Fresh Express Bagged Salad Recall Issued After Listeria Monocytogenes Infections, Death

Popular brands of bagged salad recalled due to Listeria infections causing food poisoning hospitalizations and death

As families prepare to gather for holiday meals later this week, federal health officials are warning consumers to stop eating certain Fresh Express bagged salads products, after indicating that the lettuce may be to blame for a multistate outbreak of Listeria monocytogen infections, including at least one death.

The Fresh Express bagged salad recall was announced by the U.S. Food and Drug Administration (FDA) on December 21, instructing customers to immediately discard any of the 225 separate brand lines of recalled bagged salad due the risk of listeria food poisoning.

Listeria monocytogenes infections can cause serious and sometimes fatal food poisoning in young children, frail or elderly people, posing a serious risk for persons with weakened immune systems. However, even healthy individuals can suffer side effects, including short-term symptoms such as high fever, severe headache, stiffness, nausea, abdominal pain and diarrhea. Among pregnant women, listeria monocytogenes infections can cause miscarriages and stillbirths.

The Fresh Express recall comes after health officials identified at least 10 listeria infection cases reported out of Illinois, Massachusetts, Michigan, New Jersey New York, Ohio Pennsylvania and Virginia. Officials indicate one food poisoning death has been reported in relation to the outbreak linked to Fresh Express brands of bagged salad products.

The Michigan Department of Agriculture and Rural Development (MDARD) was able to identify the specific strains of listeria monocytogens in Fresh Express bagged salads that matched the strain recovered from sickened individuals. As a result of the findings, Fresh Express has voluntarily ceased production at their Streamwood, Illinois, facility and initiated a recall of certain varieties of its branded and private label salad products produced at the company’s Streamwood, Illinois, facility.

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The recall includes approximately 225 product lines of bagged salads produced by Fresh Express which includes brand names Weis Fresh From the Field , Bowl & Basket, Fresh Express, Giant Eagle, Little Salad Bar, Market District, Market Side, O-Organics, Signature Farms, Simply Nature and Wellsley Farms Organic.

The recall impacts bagged salad products with all “Use-By Dates” marked with product codes Z324 through Z350. Customers may locate the product codes on the front of the package below the Use-By Date.

The products were distributed through retailers in Connecticut, Iowa, Illinois, Indiana , Kentucky, Michigan, Maryland, Maine, Minnesota, Montana, North Dakota, New Hampshire, New Jersey, New York, Ohio, Pennsylvania, Rhode Island, and Wisconsin. The recalled products were also distributed to retailers in provinces of Ontario and Manitoba, Canada.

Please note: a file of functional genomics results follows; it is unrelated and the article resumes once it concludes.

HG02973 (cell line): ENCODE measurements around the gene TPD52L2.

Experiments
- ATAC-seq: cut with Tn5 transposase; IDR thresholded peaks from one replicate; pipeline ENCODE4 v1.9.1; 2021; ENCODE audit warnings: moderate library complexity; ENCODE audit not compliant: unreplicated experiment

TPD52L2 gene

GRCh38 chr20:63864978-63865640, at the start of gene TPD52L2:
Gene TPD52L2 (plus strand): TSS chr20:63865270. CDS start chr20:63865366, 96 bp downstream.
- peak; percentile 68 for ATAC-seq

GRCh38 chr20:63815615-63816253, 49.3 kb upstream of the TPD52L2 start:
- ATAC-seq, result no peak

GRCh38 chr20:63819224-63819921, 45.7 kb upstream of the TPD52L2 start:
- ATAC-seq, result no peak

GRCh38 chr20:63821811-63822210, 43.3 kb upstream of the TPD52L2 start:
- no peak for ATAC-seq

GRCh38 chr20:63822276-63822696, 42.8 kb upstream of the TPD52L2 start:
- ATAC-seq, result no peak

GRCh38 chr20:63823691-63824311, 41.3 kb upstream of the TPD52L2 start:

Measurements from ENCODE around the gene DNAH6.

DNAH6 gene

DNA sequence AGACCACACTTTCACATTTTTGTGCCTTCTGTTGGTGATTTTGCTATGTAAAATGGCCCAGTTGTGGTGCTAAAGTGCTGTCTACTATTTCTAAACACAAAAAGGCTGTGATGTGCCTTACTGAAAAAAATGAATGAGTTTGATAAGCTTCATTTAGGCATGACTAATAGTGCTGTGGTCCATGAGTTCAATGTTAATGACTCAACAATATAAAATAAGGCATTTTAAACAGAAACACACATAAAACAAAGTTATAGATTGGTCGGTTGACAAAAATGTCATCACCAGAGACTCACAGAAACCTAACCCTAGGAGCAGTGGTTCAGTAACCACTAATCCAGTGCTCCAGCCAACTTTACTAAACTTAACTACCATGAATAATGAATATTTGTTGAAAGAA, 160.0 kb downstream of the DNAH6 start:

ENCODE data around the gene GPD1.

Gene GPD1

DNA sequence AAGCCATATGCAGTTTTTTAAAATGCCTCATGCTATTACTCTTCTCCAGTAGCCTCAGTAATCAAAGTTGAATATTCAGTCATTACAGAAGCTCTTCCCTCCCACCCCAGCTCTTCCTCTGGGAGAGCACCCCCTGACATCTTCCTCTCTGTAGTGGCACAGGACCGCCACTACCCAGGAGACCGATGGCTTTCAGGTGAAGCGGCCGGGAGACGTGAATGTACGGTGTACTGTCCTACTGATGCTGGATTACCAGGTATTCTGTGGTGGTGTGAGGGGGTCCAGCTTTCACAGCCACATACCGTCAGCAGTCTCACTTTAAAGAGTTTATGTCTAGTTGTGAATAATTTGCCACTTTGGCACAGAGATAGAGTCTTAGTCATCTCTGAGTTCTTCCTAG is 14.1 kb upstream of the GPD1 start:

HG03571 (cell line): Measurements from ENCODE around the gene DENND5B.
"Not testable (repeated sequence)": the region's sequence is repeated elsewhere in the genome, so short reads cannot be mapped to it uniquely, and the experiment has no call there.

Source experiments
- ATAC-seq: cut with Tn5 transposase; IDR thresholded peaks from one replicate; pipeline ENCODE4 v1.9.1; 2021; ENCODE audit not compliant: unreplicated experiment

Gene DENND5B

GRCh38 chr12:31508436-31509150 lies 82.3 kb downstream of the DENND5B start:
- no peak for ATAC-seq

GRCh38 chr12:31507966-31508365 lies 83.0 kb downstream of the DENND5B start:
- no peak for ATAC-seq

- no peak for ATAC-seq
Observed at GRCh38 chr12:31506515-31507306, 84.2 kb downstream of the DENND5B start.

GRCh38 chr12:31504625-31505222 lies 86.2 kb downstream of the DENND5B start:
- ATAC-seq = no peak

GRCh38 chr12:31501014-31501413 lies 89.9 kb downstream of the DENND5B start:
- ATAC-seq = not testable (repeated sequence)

Customers are being instructed to check their refrigerators for the recalled bagged salad products and to immediately discard any remaining inventory. Fresh Express has also informed retailers and distributors to remove them from store shelves and stop any further shipments to stores from distribution centers.

The FDA is also advising consumers to clean refrigerators, containers, and surfaces which may have touched the recalled bagged salad products, since Listeria can survive in your refrigerator and can easily spread to other foods and surfaces.

Earlier this month, a cooked pork recall was announced by the United States Department of Agriculture’s Food Safety and Inspection Service (FSIS) after identifying  234,391 pounds of cooked pork products produced by Alexander & Hornung, a Perdue Premium Meat may be contaminated with listeria.

Food Poisoning Risks

Food poisoning injuries from Listeria, Salmonella and E. coli and other harmful foodborne bacteria cause approximately 48 million illnesses annually resulting in an estimated 128,000 hospitalizations and 3,000 deaths each year.

Listeria monocytogen infections are considered as one of the more dangerous food poisoning illnesses, frequently resulting in hospitalizations and also carries a 25% fatality rate.

Listeria food poisoning symptoms usually start one to four weeks after eating food contaminated with the bacteria, but can start the same day or even up to 70 days after consumption. In some cases, severe illness may result if the bacteria spreads beyond the gut to other areas of the body.

The U.S. Centers for Disease Control and Prevention (CDC) recommends that any consumers speak with a doctor if they experience any symptoms of headaches, stiff neck, confusion, loss of balance, convulsions, fever and muscle aches after eating the contaminated product.


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